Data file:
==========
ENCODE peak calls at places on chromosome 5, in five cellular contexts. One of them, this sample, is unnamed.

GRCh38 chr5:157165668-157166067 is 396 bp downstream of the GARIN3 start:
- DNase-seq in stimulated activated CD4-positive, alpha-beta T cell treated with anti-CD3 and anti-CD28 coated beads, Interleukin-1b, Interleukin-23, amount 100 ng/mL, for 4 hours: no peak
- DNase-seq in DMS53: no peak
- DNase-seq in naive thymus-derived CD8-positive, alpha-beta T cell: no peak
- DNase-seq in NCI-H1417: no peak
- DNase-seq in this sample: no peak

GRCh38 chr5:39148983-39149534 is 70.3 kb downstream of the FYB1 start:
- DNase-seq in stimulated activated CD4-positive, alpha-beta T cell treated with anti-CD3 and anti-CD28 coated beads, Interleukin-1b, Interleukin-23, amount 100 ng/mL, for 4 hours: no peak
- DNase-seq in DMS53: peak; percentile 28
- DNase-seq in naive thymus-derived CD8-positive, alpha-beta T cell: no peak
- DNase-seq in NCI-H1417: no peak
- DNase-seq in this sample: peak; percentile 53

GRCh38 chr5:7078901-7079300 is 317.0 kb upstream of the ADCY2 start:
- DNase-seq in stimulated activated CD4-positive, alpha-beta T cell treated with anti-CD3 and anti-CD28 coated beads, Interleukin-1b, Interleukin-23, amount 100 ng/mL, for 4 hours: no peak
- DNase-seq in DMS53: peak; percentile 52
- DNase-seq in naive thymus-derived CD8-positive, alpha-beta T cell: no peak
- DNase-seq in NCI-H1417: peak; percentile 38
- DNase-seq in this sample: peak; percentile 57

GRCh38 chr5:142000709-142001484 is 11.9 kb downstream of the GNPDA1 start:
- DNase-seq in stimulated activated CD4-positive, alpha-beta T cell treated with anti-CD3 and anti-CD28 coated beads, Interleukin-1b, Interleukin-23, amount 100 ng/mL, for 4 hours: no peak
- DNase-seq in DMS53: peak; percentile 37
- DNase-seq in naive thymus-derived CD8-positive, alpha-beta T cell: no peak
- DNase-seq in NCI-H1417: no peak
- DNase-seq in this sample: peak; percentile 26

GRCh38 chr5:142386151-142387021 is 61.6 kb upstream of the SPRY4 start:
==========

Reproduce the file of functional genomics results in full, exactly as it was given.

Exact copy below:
ENCODE peak calls at places on chromosome 5, in five cellular contexts. One of them, this sample, is unnamed.

GRCh38 chr5:157165668-157166067 is 396 bp downstream of the GARIN3 start:
- DNase-seq in stimulated activated CD4-positive, alpha-beta T cell treated with anti-CD3 and anti-CD28 coated beads, Interleukin-1b, Interleukin-23, amount 100 ng/mL, for 4 hours: no peak
- DNase-seq in DMS53: no peak
- DNase-seq in naive thymus-derived CD8-positive, alpha-beta T cell: no peak
- DNase-seq in NCI-H1417: no peak
- DNase-seq in this sample: no peak

GRCh38 chr5:39148983-39149534 is 70.3 kb downstream of the FYB1 start:
- DNase-seq in stimulated activated CD4-positive, alpha-beta T cell treated with anti-CD3 and anti-CD28 coated beads, Interleukin-1b, Interleukin-23, amount 100 ng/mL, for 4 hours: no peak
- DNase-seq in DMS53: peak; percentile 28
- DNase-seq in naive thymus-derived CD8-positive, alpha-beta T cell: no peak
- DNase-seq in NCI-H1417: no peak
- DNase-seq in this sample: peak; percentile 53

GRCh38 chr5:7078901-7079300 is 317.0 kb upstream of the ADCY2 start:
- DNase-seq in stimulated activated CD4-positive, alpha-beta T cell treated with anti-CD3 and anti-CD28 coated beads, Interleukin-1b, Interleukin-23, amount 100 ng/mL, for 4 hours: no peak
- DNase-seq in DMS53: peak; percentile 52
- DNase-seq in naive thymus-derived CD8-positive, alpha-beta T cell: no peak
- DNase-seq in NCI-H1417: peak; percentile 38
- DNase-seq in this sample: peak; percentile 57

GRCh38 chr5:142000709-142001484 is 11.9 kb downstream of the GNPDA1 start:
- DNase-seq in stimulated activated CD4-positive, alpha-beta T cell treated with anti-CD3 and anti-CD28 coated beads, Interleukin-1b, Interleukin-23, amount 100 ng/mL, for 4 hours: no peak
- DNase-seq in DMS53: peak; percentile 37
- DNase-seq in naive thymus-derived CD8-positive, alpha-beta T cell: no peak
- DNase-seq in NCI-H1417: no peak
- DNase-seq in this sample: peak; percentile 26

GRCh38 chr5:142386151-142387021 is 61.6 kb upstream of the SPRY4 start: